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MSDP status 2074, but volume is not down

Created: 02 May 2013 • Updated: 14 May 2013 | 10 comments
This issue has been solved. See solution.

(Reposting here, didn't mean for this to be posted under PureDisk...)

Does anyone here have any experience yet using Cisco UCS blades as NBU media servers?

We are migrating our existing Oracle x86 and Solaris Sparc media server hardware connecting to Data Domains over NFS, to Cisco UCS blades running Red Hat Linux and fiber channel attached storage using NBU's Media Server Deduplication Pools.  We are running NBU on all servers, and most clients are running

We have been experiencing sporadic status 2074's during heavy backup loads on one MSDP.  But the MSDP is not actually down, and the jobs auto-retry 1-2 hours later and are successful.  I am not upping the MSDP, and I can't find any indication that anything else is cycling the services or rebooting the server. 

I do not find a storaged.log or spoold.log on the server, and I just uncommented the /usr/openv/lib/ost-plugins/pd.conf line to enable PureDisk logging and cycled NBU on that server a little while ago, so I don't have any logs from that yet.

If you have worked with this combination of hardware/OS/NBU, do you have any advice on UCS tuning or settings?  We're also having other issues with TCP tuning (socket reads/writes failing).

Operating Systems:

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Mark_Solutions's picture

Not worked on such a system but have seen such behavoir on heavily loaded systems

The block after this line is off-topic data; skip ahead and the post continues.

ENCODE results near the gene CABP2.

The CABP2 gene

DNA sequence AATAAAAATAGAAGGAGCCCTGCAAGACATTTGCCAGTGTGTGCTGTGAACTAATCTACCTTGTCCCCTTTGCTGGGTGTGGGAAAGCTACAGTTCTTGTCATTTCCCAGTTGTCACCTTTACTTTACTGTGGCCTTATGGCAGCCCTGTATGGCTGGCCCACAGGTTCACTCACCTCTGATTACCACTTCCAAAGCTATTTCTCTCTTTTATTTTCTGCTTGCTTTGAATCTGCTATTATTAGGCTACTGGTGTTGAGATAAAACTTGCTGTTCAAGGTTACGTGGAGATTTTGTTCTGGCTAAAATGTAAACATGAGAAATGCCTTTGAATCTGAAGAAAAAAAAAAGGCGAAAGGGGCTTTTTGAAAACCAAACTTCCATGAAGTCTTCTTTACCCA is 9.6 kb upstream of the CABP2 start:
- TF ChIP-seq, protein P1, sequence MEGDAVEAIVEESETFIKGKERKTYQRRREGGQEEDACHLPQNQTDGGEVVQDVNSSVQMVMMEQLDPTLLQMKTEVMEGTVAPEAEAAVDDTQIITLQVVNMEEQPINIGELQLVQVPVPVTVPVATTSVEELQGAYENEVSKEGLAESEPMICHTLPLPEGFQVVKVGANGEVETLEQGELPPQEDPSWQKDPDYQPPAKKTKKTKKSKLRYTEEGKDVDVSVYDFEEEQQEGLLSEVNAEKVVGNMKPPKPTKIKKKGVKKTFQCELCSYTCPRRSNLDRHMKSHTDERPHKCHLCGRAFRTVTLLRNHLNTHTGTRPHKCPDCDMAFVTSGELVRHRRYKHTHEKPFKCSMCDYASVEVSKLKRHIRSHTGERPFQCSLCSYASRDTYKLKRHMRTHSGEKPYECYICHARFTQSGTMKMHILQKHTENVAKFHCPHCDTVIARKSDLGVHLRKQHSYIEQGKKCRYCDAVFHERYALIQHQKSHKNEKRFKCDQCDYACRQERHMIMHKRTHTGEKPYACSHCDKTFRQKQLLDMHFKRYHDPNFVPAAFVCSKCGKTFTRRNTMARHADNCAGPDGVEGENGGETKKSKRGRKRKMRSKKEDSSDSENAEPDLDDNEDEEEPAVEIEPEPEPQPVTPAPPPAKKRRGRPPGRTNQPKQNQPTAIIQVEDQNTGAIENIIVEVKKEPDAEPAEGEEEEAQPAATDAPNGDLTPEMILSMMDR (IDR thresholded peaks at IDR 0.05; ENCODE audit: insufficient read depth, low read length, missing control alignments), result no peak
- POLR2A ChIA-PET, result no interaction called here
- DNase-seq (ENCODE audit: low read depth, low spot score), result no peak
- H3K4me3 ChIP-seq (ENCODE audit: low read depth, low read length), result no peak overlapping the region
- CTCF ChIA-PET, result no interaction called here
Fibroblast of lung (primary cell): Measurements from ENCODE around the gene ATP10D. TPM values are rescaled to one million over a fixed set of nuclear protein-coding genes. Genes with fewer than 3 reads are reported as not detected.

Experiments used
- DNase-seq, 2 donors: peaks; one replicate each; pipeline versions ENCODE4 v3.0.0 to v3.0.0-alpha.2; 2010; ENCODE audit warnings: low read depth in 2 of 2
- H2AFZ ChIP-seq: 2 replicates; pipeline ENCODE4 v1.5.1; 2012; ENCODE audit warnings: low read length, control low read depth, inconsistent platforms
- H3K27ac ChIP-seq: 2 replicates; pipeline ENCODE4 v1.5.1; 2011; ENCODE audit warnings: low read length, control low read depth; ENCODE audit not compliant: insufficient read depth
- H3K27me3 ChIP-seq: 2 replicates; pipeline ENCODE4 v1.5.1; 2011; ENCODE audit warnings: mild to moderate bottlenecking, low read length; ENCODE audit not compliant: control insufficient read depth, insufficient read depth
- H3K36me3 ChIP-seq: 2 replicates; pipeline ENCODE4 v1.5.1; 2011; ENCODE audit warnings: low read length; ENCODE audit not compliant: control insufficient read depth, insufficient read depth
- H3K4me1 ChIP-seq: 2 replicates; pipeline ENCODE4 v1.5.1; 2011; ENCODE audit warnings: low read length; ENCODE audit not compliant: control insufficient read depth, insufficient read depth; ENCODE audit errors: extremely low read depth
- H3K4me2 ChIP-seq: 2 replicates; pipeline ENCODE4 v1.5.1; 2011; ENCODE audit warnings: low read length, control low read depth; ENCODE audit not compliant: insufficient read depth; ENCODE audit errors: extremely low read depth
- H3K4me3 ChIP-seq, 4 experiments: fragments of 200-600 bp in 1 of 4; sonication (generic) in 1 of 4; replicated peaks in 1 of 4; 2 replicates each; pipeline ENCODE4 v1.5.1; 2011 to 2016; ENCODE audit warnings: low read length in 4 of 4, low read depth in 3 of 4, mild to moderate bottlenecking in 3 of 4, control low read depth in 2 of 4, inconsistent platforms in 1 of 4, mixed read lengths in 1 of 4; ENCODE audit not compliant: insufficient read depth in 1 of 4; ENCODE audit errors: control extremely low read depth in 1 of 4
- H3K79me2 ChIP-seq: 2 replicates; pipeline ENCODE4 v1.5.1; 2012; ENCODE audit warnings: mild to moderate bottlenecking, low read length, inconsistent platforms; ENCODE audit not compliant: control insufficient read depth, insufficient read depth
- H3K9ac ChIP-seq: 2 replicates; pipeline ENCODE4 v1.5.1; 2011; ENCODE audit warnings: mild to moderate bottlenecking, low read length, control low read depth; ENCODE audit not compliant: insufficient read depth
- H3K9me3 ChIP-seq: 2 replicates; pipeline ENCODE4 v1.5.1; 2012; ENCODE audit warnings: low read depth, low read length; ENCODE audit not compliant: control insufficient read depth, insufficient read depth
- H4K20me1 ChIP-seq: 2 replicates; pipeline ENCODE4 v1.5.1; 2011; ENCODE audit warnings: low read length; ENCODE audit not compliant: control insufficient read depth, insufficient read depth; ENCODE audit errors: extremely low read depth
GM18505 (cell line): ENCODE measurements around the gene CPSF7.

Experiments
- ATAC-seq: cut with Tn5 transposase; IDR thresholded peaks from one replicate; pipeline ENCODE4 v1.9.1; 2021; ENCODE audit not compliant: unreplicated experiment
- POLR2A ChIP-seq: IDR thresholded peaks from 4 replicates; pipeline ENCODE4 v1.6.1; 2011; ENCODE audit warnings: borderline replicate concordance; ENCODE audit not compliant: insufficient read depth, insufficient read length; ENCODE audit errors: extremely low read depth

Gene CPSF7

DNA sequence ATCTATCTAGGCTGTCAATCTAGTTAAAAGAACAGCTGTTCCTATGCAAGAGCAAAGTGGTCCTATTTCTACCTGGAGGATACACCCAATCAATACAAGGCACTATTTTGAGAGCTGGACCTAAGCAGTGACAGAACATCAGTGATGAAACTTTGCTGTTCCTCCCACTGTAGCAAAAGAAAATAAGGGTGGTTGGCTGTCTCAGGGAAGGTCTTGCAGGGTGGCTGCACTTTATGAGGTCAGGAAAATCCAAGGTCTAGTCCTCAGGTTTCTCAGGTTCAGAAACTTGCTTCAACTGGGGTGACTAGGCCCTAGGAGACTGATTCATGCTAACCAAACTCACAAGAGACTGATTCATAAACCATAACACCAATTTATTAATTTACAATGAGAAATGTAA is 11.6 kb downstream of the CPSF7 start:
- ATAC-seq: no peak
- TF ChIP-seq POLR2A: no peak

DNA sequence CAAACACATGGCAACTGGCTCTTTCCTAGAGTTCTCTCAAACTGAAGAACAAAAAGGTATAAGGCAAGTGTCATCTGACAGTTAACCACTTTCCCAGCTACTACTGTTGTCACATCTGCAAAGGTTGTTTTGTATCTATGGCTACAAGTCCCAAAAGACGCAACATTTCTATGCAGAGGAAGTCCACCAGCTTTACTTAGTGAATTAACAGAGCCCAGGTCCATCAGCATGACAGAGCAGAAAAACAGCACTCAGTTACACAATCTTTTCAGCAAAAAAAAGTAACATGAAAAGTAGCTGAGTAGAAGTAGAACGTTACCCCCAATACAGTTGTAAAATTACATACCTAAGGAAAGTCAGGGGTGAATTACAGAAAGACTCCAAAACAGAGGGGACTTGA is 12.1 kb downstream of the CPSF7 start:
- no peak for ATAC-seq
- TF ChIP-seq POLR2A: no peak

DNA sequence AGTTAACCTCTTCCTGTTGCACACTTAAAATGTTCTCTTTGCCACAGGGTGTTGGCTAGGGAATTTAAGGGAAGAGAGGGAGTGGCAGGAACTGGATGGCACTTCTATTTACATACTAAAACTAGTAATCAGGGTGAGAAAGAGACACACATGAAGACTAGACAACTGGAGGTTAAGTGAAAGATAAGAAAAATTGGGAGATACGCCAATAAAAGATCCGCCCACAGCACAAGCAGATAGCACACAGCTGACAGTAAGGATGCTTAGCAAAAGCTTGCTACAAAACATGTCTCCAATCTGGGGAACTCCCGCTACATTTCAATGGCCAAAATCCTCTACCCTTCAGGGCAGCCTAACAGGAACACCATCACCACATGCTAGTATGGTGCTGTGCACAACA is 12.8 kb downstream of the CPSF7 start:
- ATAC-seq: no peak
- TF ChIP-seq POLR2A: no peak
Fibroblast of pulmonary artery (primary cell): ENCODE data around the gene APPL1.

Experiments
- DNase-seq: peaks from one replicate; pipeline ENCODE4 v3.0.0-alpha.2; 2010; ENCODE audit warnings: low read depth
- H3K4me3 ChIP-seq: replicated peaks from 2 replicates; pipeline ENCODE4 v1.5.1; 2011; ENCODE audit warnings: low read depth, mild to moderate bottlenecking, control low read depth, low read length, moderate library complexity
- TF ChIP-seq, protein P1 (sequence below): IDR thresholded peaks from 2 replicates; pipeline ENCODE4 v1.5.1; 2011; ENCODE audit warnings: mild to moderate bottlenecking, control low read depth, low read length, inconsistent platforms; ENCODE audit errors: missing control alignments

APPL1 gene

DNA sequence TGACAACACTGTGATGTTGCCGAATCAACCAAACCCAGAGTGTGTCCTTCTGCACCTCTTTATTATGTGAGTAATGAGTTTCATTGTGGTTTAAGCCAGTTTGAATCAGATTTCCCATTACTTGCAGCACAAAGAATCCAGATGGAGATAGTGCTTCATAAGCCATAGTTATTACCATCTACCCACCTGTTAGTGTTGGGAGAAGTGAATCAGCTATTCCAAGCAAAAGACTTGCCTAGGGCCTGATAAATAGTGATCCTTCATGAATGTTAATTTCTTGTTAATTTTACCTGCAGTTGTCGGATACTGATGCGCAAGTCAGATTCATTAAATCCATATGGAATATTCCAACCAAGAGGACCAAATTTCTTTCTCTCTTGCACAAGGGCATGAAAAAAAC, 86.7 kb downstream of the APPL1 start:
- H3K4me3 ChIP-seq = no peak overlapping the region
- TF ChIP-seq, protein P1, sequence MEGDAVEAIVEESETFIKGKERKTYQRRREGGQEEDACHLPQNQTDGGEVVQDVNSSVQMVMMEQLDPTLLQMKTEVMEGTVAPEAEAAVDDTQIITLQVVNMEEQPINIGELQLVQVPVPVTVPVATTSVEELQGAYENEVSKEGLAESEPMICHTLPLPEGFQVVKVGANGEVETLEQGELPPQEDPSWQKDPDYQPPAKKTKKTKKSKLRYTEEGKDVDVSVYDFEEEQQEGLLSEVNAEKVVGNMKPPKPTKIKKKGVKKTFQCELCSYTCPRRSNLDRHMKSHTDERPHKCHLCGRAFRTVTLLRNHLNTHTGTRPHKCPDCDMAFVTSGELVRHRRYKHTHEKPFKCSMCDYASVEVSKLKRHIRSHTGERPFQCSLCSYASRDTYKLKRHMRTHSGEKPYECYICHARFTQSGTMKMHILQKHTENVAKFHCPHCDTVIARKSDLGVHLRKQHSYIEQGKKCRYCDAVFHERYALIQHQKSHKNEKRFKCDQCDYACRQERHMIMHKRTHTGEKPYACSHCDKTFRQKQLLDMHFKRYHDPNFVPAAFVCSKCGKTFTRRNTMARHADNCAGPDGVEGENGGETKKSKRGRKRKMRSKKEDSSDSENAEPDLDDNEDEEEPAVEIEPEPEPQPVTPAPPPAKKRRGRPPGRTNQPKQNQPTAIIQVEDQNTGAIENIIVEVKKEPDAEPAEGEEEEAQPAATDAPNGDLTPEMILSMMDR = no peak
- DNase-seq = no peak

The All Log Entries report tends to show this up with entries showing the disk pool going up and down like a yo-yo!

Mine have all been sorted out by adding the following to the Master and MDSP Media Servers:


or for Windows:

<install path>\veritas\netbackup\db\config\DPS_PROXYDEFAULTRECVTMO

and entering a value of 800 into the file

Hope this helps

Authorised Symantec Consultant . Expert Partner.

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RonCaplinger's picture

Great suggestion, but I already set the DPS_* touchfiles  when these servers were built.  Oddly, those files are not being backed up on this particular media server when it backs itself up; the SIZE_DATA_BUFFERS* and NUMBER_DATA_BUFFERS*, also in that same directory, are being backed up, though. 

Those touchfiles *are* being backed up on the other new media servers, just not this one.  And last night's backups did not encounter any 2074's.  Something's odd here.

Mark_Solutions's picture

Do you just have that one DPS_* touch file or the other two as well?

I have found it works best when only the one exists

Any exclusions set on the server that doesn't back them up?

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RonCaplinger's picture

I have all three DPS_* touch files added.  I'll delete the other two; but I didn't have any jobs fail with 2074s last night, so I don't know exactly what happened there or if I can confirm this has fixed the issue.

I don't see anything in the exclude list that skips just those files but backs up the buffer files.

Mark_Solutions's picture

OK - I guess until you have had a clean run with the full backups running when the system is at maximum load you wont be able to tell

Let is run with just the one DPS file in place and see how it goes

Not sure why it doesn't backup those files

Authorised Symantec Consultant . Expert Partner.

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RonCaplinger's picture

We've been testing some of the various TCP settings available and think we may have a workaround, since we couldn't pinpoint the actual source.  We have increased the TCP Ring Buffers to their max value, 4096, and disabled all TCP offloading.  It appears that both are required, and once the changes are made on the UCS side, the blades *have* to be rebooted for the changes to take effect.

We have seen almost no status code 24's or 14's in NetBackup since these changes, and no more dropped packets are showing up when we run "ifconfig" on the hosts.